I think I know what it is. Your module is executed on ALL requests and assigns a handler that throws an error unless there is a valid campaign code (where a rewrite/redirect occurs).

But because this is not just for your "handler campaign code" url it is causing an error to be thrown, which is causing you to be redirected to your error page, which is being caught by the module, which is assigning the handler, which is throwing an error, which is redirecting... I think you get where I'm going ;)

Otherwise I'd try a few things:

  • Setup Fiddler and check for an infinite redirect loop
  • Put a breakpoint on app.Context.Response.Redirect - make sure your not in an infinite loop
  • Put a breakpoint on MyHttpHandler.ProcessRequest - make sure it's not being called and the exception swallowed
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I wrote a simple URL rewriter module that did something similar. The url rewriting is done in BeginRequest by comparing the requested url to a list of known urls. If we find a mach we use HttpContext.RewritePath to change the requested url.

This appears to work well with no serious side effects.

I notice that you use Response.Redirect instead of Context.RewritePath. Using Redirect will cause the users browser to request a new page with the new url. Is this really what you want? The user will then see the new url in his browser. If this really is what you want you could use an alternative approach where you use a custom 404 page not found error handler to redirect the user to the appropriate page.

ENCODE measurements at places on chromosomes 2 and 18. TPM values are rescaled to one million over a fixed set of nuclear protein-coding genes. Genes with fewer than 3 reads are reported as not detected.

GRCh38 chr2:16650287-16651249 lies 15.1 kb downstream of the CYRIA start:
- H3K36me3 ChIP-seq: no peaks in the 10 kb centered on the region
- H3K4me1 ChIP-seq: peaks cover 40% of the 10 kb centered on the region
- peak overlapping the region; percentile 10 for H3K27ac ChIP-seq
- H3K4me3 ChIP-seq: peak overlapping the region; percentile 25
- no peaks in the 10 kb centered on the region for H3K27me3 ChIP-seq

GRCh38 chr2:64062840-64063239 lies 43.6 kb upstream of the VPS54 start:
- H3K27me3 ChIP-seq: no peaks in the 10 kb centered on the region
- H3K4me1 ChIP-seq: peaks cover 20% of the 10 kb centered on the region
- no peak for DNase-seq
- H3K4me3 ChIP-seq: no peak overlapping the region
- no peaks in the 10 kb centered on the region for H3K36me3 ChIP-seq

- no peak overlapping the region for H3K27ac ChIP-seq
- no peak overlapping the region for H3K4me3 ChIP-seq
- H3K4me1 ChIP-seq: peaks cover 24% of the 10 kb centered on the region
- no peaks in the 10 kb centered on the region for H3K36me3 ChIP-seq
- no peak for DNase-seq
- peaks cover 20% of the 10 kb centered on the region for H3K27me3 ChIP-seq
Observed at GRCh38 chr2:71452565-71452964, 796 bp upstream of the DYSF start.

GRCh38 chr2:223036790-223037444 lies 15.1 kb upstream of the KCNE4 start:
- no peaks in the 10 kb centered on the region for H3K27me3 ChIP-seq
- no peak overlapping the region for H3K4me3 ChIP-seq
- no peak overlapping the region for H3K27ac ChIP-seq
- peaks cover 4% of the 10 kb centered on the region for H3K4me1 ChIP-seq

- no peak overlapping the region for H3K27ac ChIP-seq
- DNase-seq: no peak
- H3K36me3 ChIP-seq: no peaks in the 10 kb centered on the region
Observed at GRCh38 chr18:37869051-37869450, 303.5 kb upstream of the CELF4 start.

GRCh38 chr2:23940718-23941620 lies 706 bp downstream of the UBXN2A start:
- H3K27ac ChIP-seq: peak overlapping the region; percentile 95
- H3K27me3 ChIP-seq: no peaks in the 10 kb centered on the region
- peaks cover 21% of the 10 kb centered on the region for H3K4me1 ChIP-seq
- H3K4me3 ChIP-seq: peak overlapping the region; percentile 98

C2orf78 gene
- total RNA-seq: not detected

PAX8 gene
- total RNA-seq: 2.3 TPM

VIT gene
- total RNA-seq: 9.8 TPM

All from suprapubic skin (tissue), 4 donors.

If you set up IIS to redirect all 404 errors to a new page, say Custom404.aspx, that you have set up. In this page you can check the requested url to see if the url should be rewritten. If it should you can simply set the Response.Status to "301 Moved Permanently" and write a header with the name "Location" and the new url as the value. If the url should not be rewritten you can just output the standard 404 page not found error.

This last approach works well, but as with your Response.Redirect approach the user will see the new url in his browser. Using Context.RewritePath allows you to serve a different page than the one requested.

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Is your URL rewriter handling requests that aren't for an actual page? If they are, then I don't think you can access Session... the last URL rewriter that I had written was there to handle 404 errors, and I remember digging around and finding (somewhere, can't remember where) that you don't get access to Session if that request is not for an actual .aspx page.

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I'm thinking the problem may be inside this block:

if (code != null)
{
    //app.Context.RewritePath(code.CampaignCodePath.Path, false);
    app.Context.Response.Redirect(code.CampaignCodePath.Path, true);
}

Try putting a breakpoint in the if statement and see if continually gets hit.

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I think there should be a call to 'return' after you reset it to the original handler, else you will continually rewrite the path.

Thinking about it, that's probably why the page is loading forever! :)